Shareholders sue Facebook, banks

By Staff | May 23, 2012 | Last updated on May 23, 2012
3 min read

Facebook’s shareholders are suing CEO Mark Zuckerberg and Morgan Stanley over allegations that weakened growth forecasts were hidden ahead of last week’s IPO.

The suit was filed in U.S. District Court in New York. The three plaintiffs claim they were damaged, but Facebook says the lawsuit is without merit. Morgan Stanley declined to comment.

On Tuesday, U.S. regulators said the issues around the IPO of Facebook should be reviewed. This demand put pressure on the company, its lead underwriter, Morgan Stanley, and the Nasdaq, which is also being sued for technical glitches during the IPO.

To date, Facebook shares have fallen 18.4% from their $38 IPO price, reducing the value of stock sold in the IPO by more than $2.9 billion.

Additionally, a Bloomberg report says more than 4% of Facebook’s outstanding shares may be held by hedge funds or investors shorting the stock, with Data Explorers having revealed that 4.3% of the company’s shares on the market are borrowed.

Standard and Poors Capital IQ analyst Scott Kessler rates Facebook a “sell,” with a 12-month target price of $30 per share. In particular, he said there are notable risks related to monetization, expansion, and corporate governance in a recent research report.

Read: What is Facebook really worth?

The stock is climbing, however, and is a reprieve for shareholders after a two-day decline followed the IPO. The stock is currently up US$1.03, or 3.3%, to US$32.03.

Read: Should clients invest in Facebook?

U.S. regulators are examining whether Morgan Stanley selectively informed clients of an analyst’s negative report about the company before the stock started trading. This new investigation comes on the heels of the current FBI investigation into JP Morgan’s massive trading loss. Shareholders are also suing, saying the company changed its risk model without proper notice.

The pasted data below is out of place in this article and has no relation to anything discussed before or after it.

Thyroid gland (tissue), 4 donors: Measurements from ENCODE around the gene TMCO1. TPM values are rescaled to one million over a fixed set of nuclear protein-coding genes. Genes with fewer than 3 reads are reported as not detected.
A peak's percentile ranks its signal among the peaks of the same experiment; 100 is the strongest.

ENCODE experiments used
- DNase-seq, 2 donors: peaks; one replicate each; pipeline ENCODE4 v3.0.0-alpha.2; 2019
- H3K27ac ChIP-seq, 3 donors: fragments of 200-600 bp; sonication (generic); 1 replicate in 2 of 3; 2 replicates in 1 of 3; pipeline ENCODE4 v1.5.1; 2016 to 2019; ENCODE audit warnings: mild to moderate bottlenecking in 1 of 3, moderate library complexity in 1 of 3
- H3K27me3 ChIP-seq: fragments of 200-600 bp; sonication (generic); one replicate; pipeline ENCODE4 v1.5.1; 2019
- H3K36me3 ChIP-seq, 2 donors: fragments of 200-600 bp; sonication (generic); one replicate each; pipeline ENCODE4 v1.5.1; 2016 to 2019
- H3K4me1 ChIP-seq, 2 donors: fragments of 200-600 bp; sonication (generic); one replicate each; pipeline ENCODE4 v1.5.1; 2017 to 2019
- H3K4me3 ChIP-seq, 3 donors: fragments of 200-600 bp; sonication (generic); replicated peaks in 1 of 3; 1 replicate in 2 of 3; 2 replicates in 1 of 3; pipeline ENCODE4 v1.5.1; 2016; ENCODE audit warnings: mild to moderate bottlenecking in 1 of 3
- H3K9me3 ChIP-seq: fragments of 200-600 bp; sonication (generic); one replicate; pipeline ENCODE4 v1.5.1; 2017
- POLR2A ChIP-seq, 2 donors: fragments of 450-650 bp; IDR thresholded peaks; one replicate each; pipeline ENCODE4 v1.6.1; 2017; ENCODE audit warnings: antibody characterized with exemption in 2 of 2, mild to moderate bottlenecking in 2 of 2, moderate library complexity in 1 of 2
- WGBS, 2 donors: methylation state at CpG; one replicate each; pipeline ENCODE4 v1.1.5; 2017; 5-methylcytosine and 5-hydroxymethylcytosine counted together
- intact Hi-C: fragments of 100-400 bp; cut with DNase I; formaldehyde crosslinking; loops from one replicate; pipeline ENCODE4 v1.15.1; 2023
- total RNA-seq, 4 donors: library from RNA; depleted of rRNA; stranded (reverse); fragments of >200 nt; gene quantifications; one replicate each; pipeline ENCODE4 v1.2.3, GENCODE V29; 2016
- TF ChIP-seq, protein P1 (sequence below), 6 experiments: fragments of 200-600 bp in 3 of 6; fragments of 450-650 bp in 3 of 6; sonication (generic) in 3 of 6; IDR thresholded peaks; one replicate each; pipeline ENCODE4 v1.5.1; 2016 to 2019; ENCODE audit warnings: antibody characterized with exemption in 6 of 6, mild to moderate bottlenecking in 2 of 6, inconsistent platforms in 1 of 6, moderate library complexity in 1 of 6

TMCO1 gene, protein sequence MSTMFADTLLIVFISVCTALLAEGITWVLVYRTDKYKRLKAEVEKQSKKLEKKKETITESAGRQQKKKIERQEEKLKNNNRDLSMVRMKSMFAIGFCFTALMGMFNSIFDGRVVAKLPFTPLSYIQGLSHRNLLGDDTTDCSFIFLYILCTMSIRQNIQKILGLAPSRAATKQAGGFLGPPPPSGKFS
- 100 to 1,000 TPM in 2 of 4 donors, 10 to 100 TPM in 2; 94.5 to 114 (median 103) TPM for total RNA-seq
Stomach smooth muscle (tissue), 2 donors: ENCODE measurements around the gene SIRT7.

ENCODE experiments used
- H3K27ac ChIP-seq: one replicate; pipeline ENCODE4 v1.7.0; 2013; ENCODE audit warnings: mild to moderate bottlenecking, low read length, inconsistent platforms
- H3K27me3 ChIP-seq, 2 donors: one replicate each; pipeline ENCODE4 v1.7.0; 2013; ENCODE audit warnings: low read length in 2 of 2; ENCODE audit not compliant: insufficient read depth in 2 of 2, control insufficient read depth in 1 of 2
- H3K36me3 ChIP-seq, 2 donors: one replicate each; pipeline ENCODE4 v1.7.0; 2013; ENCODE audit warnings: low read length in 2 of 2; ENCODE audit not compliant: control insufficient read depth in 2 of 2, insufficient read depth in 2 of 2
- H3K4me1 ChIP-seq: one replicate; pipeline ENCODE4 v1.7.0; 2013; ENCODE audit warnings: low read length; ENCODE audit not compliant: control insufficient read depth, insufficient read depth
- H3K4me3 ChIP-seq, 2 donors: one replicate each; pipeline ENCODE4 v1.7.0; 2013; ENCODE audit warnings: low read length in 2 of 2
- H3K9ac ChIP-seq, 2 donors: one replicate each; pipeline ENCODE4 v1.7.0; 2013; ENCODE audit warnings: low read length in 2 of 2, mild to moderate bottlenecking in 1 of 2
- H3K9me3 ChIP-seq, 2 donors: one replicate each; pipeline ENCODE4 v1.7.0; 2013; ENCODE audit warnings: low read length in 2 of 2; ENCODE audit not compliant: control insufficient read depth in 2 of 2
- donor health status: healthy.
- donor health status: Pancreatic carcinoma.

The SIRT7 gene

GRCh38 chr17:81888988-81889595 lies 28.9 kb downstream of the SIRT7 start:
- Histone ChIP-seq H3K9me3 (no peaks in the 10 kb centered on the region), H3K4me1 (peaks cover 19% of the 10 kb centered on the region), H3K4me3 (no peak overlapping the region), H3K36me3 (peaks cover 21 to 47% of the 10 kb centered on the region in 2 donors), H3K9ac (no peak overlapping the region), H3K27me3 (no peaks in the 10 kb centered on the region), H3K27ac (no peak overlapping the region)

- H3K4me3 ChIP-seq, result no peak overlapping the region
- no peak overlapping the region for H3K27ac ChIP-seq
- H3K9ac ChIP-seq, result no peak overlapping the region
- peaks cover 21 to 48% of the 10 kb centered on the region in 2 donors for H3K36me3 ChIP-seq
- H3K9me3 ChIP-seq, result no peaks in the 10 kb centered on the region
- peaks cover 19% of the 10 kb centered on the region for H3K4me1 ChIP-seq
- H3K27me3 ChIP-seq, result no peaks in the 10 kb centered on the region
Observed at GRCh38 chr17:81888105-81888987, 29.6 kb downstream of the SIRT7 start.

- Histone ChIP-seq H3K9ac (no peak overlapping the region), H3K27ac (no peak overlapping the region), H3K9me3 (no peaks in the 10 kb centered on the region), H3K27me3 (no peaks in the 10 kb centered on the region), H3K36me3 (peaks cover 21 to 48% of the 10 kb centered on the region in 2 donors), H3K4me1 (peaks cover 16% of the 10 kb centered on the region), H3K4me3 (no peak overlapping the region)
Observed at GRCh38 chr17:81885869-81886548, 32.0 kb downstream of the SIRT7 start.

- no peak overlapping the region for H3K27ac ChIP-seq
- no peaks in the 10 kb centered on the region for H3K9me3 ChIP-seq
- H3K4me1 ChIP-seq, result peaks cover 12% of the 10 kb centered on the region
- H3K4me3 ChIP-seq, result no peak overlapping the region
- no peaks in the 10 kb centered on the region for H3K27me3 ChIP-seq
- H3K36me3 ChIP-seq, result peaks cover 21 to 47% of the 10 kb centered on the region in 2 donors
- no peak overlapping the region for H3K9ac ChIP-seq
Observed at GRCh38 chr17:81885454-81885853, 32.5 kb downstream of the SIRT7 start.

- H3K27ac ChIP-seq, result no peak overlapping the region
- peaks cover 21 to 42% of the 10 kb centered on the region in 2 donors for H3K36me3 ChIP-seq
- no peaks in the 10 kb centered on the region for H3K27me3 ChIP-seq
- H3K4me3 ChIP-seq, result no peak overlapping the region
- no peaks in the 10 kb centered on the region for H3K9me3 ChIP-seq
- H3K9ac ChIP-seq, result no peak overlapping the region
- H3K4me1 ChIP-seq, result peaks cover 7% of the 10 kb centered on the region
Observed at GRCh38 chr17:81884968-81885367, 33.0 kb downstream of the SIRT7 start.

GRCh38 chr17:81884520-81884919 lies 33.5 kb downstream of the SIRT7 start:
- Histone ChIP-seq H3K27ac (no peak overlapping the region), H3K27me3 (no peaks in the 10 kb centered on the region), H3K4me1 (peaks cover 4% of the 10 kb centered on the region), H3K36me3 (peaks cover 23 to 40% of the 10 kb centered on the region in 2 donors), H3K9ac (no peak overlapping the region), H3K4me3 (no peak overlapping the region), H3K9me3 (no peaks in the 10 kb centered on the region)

Read: JP Morgan shareholders file lawsuits

Rick Ketchum, who heads U.S. market regulator FINRA, said yesterday that the question of Morgan Stanley’s conduct regarding the Facebook IPO is a matter of concern for both his organization and the SEC.

The top securities regulator for Massachusetts, William Galvin, said his office is investigating whether Morgan Stanley divulged to only some clients that one of its analysts had cut his revenue estimates for Facebook before the stock hit the market.

The bank says they “followed the same procedures for the Facebook offering that it follows for all IPOs, and procedures complied with regulations.”

Read: Active investing is here to stay for more insight the challenges facing IPOs in the current market.

Questions about the role played by Morgan Stanley, the lead underwriter for the deal, add to the confusion surrounding Facebook’s IPO – the most hotly anticipated stock debut in years, which raised $16 billion for the social networking company, valuing it at $104 billion.

Nadgaq CEO Robert Greifeld acknowledged to shareholders, “we clearly made mistakes within the Facebook listing.”

The stock itself has been a disappointment, falling $3.03 on Tuesday to close at $31 and another $7 since. It managed to add just 23 cents in its first hours of trading on Friday, then suffered a big decline Monday.

A Morgan Stanley analyst, Scott Devitt, cut his estimate for Facebook’s revenue this year to $4.85 billion from more than $5 billion. Reuters reported it was unclear whether Morgan Stanley had told only select clients about the reduced estimate.

The analyst cut his figures for Facebook while the company’s executives were shopping the stock to potential investors in a roadshow during the weeks ahead of the IPO.

Morgan Stanley says a significant number of analysts, including those from other firms underwriting the stock issue, had reduced their estimates for Facebook to reflect publicly available information about the company.

He was referring to a May 9 regulatory filing, which indicated a shift to mobile devices by many Facebook users might limit its revenue growth because it’s harder to serve up advertising on those platforms.

Morgan Stanley also says revised analyst views were taken into account in setting the offering price at $38 per share.

The SEC said on Friday that it was looking into problems surrounding the IPO. On Tuesday, the agency’s chairman, Mary Schapiro, said: “I think there is a lot of reason to have confidence in our markets and in the integrity of how they operate, but there are issues that we need to look at specifically with respect to Facebook. staff


The staff of have been covering news for financial advisors since 1998.